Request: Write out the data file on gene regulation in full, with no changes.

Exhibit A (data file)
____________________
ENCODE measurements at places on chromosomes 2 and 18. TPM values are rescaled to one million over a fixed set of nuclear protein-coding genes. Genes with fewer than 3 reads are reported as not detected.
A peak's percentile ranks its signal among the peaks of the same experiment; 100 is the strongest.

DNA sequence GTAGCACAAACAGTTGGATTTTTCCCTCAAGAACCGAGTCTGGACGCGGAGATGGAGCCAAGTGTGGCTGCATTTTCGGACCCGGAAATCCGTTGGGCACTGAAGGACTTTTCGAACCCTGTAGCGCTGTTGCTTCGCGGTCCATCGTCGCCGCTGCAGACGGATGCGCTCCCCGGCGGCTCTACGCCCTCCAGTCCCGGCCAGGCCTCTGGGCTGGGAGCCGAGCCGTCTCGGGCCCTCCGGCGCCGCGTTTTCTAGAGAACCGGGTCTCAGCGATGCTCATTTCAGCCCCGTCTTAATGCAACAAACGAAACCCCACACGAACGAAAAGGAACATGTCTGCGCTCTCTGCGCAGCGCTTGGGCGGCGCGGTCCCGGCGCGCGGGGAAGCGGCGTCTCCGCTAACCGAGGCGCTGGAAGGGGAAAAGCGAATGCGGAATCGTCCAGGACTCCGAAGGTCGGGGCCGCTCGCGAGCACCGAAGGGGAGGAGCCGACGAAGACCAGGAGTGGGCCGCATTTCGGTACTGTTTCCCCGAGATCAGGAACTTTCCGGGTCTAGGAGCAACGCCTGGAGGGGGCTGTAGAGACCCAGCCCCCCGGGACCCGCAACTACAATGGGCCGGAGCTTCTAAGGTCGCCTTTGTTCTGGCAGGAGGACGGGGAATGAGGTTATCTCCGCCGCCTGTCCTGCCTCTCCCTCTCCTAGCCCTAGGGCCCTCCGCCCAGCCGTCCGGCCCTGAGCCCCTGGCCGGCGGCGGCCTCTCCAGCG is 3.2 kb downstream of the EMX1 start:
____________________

ENCODE measurements at places on chromosomes 2 and 18. TPM values are rescaled to one million over a fixed set of nuclear protein-coding genes. Genes with fewer than 3 reads are reported as not detected.
A peak's percentile ranks its signal among the peaks of the same experiment; 100 is the strongest.

DNA sequence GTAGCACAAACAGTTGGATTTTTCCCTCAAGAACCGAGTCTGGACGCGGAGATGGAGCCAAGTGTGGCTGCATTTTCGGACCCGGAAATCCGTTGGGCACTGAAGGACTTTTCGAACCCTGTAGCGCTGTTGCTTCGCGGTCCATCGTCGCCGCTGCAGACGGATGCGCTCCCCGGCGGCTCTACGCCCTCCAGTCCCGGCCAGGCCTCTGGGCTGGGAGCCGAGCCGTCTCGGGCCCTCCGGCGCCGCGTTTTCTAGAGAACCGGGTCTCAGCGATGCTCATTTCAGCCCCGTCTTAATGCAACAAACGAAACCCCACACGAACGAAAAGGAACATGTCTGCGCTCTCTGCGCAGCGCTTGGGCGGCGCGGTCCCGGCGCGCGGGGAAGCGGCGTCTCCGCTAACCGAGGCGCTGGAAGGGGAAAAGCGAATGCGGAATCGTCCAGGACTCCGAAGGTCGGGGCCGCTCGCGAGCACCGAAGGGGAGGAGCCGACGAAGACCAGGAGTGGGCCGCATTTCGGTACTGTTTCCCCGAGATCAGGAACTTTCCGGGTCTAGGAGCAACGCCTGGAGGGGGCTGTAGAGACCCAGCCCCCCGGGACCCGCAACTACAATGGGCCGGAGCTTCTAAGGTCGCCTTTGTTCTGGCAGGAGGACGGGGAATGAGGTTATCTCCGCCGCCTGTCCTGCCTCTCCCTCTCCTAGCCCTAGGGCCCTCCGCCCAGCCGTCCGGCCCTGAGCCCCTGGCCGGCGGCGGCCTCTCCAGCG is 3.2 kb downstream of the EMX1 start: